nalmë/nalvë/nammë- we are (exclusive/inclusive/dual)
nantë- they are
Note: It is permissable to leave out the copula and use an independant form of the pronoun instead.
The verb ëa
This verb has a similar meaning to the verb to be. It is used to denote the presence or existence of something. It's present tense and imperitive is ëa, ("it is", "let it be"). It's past tense is engë and the future, euva, though the latter is not certain.
Ma and sa
The question words we discussed in a previous lesson all start with ma. It is believed that the word ma, used by itself, can turn a statement into a question.
Sa is a word that translates to "that".
Lesson 12-Partitive plural
Quenya has three forms of plural; ordinary plural, dual, and partitive plural. We already discussed the first two in earlier lessons. This lesson discusses the latter form.
The ordinary plural implies that we are talking about all of something (ex: Wheels are round), whereas the partitive plural implies some, any, a few of something (ex: Some people are tall). It can also denote something of a larger entity, or something that is part of a larger group.
The adjective accompanying a partitive plural noun takes on the normal plural form.
Case-suffixes are applied to the noun even if an adjective or a pronoun follows behind the noun.
The partitive plural is formed by adding the suffix -li to the end of the noun. Words ending in -r, -n and -s change that ending to -l, and nouns that end in -t take on an additionnal -e. If a noun has a special stem form it is applied before adding the partitive plural ending, except for nouns whose normal forms end in -r, -n or -s. These change to -l just like before.
To combine case endings with the partitive plural, the following changes must be made:
-for the possessive and instrumental case, the final -i is lengthened, to either -íva or -ínen, but only before -l. Before -ll, the -i is not lengthened.
-for the genitive case, the ending -on is added, and for the dative case, -n.
-for the locative, ablative and allative case, either the singular endings, -ssë, -llo and -nna, or the plural endings, -ssen, -llon and -nnar (The plural endings are preffered).
Lesson 13- Quenya numbers
In lesson 9, we saw the first nine numbers and ordinals. We will see them again, plus some other useful ones.
yunquë, rasta twelve
13 to 19 are formed by adding the suffix -cëa to the number words for 3 to 9:
The multiples of 10 (20 to 90) are formed by adding the suffix -cainen to the number words:
tuxa one hundred
To write numbers, the unit is written first, and after the multiple of 10 is written (ex: tolto nelcainen-thirty eight). Numbers between 100 and 200 are written in the same way.
110 and 120 can be written two ways:
cainen tuxa, minquecainen 110
yucainen tuxa, yunquecainen 120
200 to 900 are written after the same fashion of the multiples of 10, except with the suffix -tuxa:
Other known numbers are:
mindóra one million
Note: When the number words from 20 upwards are followed by a noun, this noun is in the partitive plural.
* The words for 19 and 90 changed to suit the new form of the word 9, nertë. The given forms of these words are húcëa and huecainen.
* The word perya is translated to half.
These are used when something happens a certain number of times and are used as adverbs. They are:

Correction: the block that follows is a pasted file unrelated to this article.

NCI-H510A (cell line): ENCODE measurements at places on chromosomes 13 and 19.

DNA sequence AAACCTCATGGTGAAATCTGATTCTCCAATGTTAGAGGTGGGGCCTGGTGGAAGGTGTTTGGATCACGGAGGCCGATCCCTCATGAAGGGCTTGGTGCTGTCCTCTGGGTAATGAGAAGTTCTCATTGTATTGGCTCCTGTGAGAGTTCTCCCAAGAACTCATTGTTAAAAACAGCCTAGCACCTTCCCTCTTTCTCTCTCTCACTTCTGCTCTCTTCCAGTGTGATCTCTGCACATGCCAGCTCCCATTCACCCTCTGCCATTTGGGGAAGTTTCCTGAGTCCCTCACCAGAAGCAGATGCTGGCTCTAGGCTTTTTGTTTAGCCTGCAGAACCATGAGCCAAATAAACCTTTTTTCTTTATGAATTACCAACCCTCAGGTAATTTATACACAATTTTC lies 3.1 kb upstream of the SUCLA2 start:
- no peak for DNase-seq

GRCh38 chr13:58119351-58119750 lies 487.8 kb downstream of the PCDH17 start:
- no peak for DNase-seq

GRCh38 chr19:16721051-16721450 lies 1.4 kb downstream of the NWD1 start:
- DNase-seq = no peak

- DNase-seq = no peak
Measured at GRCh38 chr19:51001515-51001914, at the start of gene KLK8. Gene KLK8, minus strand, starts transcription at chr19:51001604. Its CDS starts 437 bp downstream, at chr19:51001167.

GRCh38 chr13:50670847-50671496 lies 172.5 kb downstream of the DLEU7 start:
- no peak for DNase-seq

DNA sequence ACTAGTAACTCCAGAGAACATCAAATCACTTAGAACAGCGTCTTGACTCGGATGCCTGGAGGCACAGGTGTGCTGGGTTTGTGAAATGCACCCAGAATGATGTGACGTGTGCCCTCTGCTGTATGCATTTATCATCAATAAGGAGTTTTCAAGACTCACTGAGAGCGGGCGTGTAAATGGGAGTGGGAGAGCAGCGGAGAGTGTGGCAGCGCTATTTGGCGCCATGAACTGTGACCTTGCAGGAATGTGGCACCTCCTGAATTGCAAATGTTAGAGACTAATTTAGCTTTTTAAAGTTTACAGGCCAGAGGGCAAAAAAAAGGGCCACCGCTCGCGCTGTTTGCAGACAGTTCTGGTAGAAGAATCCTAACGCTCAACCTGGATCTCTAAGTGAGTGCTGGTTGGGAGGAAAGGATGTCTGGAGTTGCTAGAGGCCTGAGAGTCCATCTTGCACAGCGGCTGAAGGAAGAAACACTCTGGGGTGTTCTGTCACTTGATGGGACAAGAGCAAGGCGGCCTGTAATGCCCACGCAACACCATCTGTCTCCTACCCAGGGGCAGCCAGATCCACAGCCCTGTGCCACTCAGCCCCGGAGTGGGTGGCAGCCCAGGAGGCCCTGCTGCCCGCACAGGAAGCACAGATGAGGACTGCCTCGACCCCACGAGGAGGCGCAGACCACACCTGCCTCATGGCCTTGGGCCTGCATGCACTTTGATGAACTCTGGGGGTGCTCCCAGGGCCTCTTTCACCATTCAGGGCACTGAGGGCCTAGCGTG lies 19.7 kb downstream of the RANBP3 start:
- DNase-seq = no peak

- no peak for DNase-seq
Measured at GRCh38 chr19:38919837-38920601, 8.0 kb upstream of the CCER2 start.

can four times
All the higher quotientials are formed by adding the suffix -llumë.
lemillumë five times
enquellumë six times
cëallumë ten times
tuxallumë one hundred times.
In lesson 6, we spoke briefly of the word nai, "be it that", used at the beginning of a sentance when we want to express a wish, something we hope will happen.
The word nai can also be translated to "may", "I hope", "I wish" and "probably". Nai is used when there is a strong probability that something will happen.
There exists another word, cé, which has similar meaning to nai, with the additionnal translation "maybe". Cé is mostly used when there is a strong doubt that something will happen.
Note: The verb following either nai or cé is always in the future tense.
In English, a conditional sentance begins with either with or if. In the former case, it is certain that something will happen; in the latter case, there is a doubt.
The Quenya word for "with" is írë, and the word for "if", mai (or ai).
If you wish to express doubt over another part of a sentance, either the word nai or cé are added to the end of the sentance without írë or mai.
The passive voice
In lesson 6, we saw how adjectives are formed with verbs, making the passive participle. The passive participle can also be used to form passive sentances, as we will see here. A passive sentance is when the subject undergoes the action of the verb, unlike an active sentance where the subject does the action.
In case you don't remember, passive participles are formed:
-for primary verbs, the ending -na is added, except when the word ends in -c, -t or -p. The ending -ina is added in that case. Words ending in -l take on the ending -da.
-for a-stem verbs, the ending -ina is added.
-passive participles agree in number.
To make a passive sentance, the copula ná ("is") is inserted before the passive participle. The adjective is thus in the predicative position. Remember that this adjective becomes plural when the subject is plural.
The Quenya passive voice only has three tenses, since ná does not have a seperate perfect tense. They are: present tense/aorist, past/perfect tense and future tense.
The agent in a passive sentance performs the action. The agent is in the instrumental case. Passive participles used as an adjective can also have an agent.
When a passive sentance contains a verb in the infinitive, that verb takes on the prefix a-. When the verb begins with a vowel, a hyphen (-) is inserted before the prefix and the verb stem.
Also, with some verbs, old Elvish stems appear when the prefix is applied. (More on this in lesson 15)